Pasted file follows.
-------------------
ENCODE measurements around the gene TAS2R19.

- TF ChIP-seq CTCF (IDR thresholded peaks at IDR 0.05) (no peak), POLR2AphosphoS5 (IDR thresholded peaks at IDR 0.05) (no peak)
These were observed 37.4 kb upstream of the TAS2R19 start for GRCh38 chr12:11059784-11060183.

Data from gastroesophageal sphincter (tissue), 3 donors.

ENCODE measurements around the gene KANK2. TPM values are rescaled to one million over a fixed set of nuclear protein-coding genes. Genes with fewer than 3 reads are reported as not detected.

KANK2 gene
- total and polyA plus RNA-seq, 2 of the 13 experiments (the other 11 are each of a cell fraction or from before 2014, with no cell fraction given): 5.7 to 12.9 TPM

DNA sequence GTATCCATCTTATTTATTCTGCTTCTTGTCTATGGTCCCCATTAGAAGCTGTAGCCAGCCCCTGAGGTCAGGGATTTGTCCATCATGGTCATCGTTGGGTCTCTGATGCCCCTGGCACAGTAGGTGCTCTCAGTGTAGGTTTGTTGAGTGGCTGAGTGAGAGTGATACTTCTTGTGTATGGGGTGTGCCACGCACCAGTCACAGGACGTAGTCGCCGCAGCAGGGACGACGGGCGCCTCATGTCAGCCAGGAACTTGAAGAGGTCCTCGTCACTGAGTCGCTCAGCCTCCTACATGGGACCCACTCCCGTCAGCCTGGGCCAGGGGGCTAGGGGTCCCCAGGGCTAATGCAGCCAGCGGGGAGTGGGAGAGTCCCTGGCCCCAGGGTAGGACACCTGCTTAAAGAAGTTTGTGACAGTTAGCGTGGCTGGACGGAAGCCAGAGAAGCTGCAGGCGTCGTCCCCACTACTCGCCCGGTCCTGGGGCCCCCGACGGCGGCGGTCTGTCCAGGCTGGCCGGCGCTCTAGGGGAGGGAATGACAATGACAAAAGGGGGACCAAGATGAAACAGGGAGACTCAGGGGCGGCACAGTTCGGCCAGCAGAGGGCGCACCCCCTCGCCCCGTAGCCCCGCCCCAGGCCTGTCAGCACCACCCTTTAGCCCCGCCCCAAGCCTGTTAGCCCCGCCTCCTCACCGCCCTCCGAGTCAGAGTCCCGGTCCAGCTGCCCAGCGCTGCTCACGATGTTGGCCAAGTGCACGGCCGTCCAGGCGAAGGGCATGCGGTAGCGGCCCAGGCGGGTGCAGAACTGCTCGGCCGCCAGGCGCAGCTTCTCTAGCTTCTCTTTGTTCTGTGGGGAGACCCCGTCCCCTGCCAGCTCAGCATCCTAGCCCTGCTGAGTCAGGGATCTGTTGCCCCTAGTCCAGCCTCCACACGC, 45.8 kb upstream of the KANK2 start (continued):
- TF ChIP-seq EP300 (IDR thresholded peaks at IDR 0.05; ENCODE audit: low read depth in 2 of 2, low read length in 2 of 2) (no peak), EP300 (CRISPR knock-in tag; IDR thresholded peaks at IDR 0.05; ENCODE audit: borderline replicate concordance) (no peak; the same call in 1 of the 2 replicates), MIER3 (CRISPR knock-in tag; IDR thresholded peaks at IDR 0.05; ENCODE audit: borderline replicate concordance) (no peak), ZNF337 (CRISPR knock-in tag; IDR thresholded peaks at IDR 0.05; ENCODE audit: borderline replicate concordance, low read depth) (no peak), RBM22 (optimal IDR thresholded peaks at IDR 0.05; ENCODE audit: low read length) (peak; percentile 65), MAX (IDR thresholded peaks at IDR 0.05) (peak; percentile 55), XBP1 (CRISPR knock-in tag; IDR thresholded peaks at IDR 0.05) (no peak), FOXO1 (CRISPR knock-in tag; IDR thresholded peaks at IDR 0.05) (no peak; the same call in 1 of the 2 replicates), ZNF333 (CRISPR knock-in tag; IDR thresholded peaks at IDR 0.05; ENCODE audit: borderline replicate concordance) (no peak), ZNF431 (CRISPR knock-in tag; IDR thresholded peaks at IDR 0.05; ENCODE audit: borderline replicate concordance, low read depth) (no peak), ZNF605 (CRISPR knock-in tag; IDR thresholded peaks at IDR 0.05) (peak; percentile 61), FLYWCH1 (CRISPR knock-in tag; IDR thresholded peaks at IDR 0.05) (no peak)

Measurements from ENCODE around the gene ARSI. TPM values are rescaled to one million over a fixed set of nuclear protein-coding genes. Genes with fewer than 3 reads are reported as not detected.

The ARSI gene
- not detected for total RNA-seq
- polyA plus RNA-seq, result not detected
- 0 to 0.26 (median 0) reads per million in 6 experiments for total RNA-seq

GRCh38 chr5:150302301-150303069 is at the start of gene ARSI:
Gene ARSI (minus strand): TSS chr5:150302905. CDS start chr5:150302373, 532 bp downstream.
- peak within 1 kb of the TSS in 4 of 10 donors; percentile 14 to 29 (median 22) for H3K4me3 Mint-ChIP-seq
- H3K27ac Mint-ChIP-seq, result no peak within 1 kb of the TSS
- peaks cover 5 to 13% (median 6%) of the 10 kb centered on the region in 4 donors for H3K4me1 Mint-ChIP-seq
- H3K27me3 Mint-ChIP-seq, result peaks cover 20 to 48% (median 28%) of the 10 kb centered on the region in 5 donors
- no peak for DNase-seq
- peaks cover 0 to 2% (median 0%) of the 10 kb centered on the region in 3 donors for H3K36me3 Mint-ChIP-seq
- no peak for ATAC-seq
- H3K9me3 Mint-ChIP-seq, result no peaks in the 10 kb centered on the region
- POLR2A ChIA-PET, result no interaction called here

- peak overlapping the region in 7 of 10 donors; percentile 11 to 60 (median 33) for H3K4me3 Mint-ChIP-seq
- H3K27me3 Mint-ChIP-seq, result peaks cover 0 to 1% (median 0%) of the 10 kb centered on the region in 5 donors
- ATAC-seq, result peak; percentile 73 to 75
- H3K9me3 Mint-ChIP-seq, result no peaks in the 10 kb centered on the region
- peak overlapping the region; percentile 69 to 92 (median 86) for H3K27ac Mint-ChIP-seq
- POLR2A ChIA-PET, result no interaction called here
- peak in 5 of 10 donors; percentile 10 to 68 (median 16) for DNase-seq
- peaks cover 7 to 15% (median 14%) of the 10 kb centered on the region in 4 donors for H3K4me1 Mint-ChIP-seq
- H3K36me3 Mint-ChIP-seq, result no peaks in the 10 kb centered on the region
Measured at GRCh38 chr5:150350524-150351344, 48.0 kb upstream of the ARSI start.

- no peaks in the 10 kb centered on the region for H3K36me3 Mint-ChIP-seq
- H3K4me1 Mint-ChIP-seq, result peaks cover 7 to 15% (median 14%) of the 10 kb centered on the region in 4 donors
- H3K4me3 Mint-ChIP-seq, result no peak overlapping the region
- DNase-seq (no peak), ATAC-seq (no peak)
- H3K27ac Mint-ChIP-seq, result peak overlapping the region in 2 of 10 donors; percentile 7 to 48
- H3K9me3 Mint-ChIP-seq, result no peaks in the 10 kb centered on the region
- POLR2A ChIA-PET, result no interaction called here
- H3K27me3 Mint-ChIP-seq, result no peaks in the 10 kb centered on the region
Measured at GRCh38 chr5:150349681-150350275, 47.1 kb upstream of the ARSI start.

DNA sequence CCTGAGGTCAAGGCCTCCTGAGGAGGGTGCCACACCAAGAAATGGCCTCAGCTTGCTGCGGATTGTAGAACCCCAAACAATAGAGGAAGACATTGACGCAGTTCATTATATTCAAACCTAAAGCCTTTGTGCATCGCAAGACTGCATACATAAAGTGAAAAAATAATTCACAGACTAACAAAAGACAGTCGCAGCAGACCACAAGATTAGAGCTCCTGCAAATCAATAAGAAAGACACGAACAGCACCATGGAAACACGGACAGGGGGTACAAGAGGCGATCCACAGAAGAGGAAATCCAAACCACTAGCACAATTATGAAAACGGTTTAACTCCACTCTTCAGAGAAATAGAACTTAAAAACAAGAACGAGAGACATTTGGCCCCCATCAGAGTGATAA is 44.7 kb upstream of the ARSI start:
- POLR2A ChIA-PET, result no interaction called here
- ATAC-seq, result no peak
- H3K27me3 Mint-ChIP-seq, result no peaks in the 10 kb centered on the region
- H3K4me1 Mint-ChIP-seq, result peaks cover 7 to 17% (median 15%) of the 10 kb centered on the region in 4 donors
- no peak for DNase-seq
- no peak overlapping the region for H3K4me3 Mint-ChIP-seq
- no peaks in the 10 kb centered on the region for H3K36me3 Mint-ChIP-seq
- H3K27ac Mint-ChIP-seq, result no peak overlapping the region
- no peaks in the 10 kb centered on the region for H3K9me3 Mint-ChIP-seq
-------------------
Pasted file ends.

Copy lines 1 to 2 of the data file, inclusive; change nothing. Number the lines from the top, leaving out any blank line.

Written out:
ENCODE measurements around the gene TAS2R19.

- TF ChIP-seq CTCF (IDR thresholded peaks at IDR 0.05) (no peak), POLR2AphosphoS5 (IDR thresholded peaks at IDR 0.05) (no peak)